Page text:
Recruiter Responsibilities and Tasks
The main tasks of a recruiter include:
- Searching for candidates who meet the requirements of the hiring company
- Writing and publishing job advertisements
- Managing recruitment channels (e.g. internet, social networks, executive search, careers fairs etc.)
- Screening CVs and calling candidates for interview
- Conducting selection interviews (e.g. assessment centers, group and individual interviews)
- Presenting candidate short lists to management
- Administrative activities (e.g. compiling documentation and conducting hiring procedures
- Monitoring recruitment KPI
- Developing recruiting and talent acquisition strategies
How to Become a Recruiter - Education, Training and Requirements
To become a recruiter typically requires a degree, for example in economics or in a humanities discipline, such as psychology, sociology, literature or communication. Alternatively, aspiring recruiters can attend courses for search and selection professionals organized by training centres and academies.
There are cases of people becoming recruiters without a degree or specialist human resources qualification. However, more often than not, these are senior professionals with extensive knowledge of a specific sector (e.g. engineering or IT) and a vast network of contacts with leading organizations in that sector, who are able to use their experience and expertise to establish a successful career as a headhunter.
Recruiter Skills and Qualifications
Personnel recruitment professionals typically require the following skills and personal attributes:
- Ability to manage a recruitment process
- Knowledge of recruitment channels
- Ability to screen CVs and select suitable candidates
- Ability to conduct a job interview
- Ability to use applicant tracking systems (ATS)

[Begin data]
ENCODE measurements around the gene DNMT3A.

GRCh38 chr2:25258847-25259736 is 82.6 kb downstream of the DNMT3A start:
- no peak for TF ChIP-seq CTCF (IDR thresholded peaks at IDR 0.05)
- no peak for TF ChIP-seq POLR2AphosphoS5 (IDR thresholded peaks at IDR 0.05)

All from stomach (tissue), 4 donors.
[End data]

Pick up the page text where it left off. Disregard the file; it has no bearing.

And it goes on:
- Knowledge of employment law and contract drafting and negotiation issues
- IT skills
- Communication and interpersonal skills
- Result-focused mentality
- Precision and reliability
- Ability to cope well with stress
- Flexibility and problem-solving skills
Recruiter Career Path
The typical career path of a recruiter may vary depending on the size and structure of the company they work for. In companies with small HR departments, for example, junior recruiters may find that they need to change employer in order to grow professionally. In larger companies with a sizeable workforce, on the other hand, recruiters may be given the opportunity to take on increasing levels of responsibility within the in-house HR department, progressing to a role as team leader and then HR Manager. Meanwhile, in personnel selection agencies with multiple branches, a recruiter may advance to become branch director or manager and then later be promoted to area manager.
Another route open to recruitment professionals looking for a fresh challenge is to work as a freelance HR consultant, perhaps specializing in a specific industry, such as IT, legal, finance, or engineering. A further option is to become a headhunter, providing executive search services to companies looking to fill vacancies in middle-management and top-management roles, both nationally and - frequently - internationally.
Finally, additional HR-related career opportunities for recruiters include brushing up on their marketing skills and going into social recruiting, working as a talent management specialist, or even providing careers advice and guidance as a career coach - either at universities and training organizations or on a self-employed basis.
Top Reasons to Work as a Recruiter
Why should you consider working as a recruiter?
A job as a recruiter comes with a significant amount of responsibility, since human resources are one of the key success factors for business. For any company or organization that wants to achieve its goals, having the right people in the right positions is today absolutely essential. The task of a recruiter is thus to bring together supply and demand in a job market that is increasingly competitive and in which companies are placing a growing importance on attracting and retaining the best talents.
Another interesting aspect of the role is the opportunity it provides to come into contact with people from a wide range of backgrounds, to build relations with them and, hopefully, to have a positive influence on their professional lives and careers.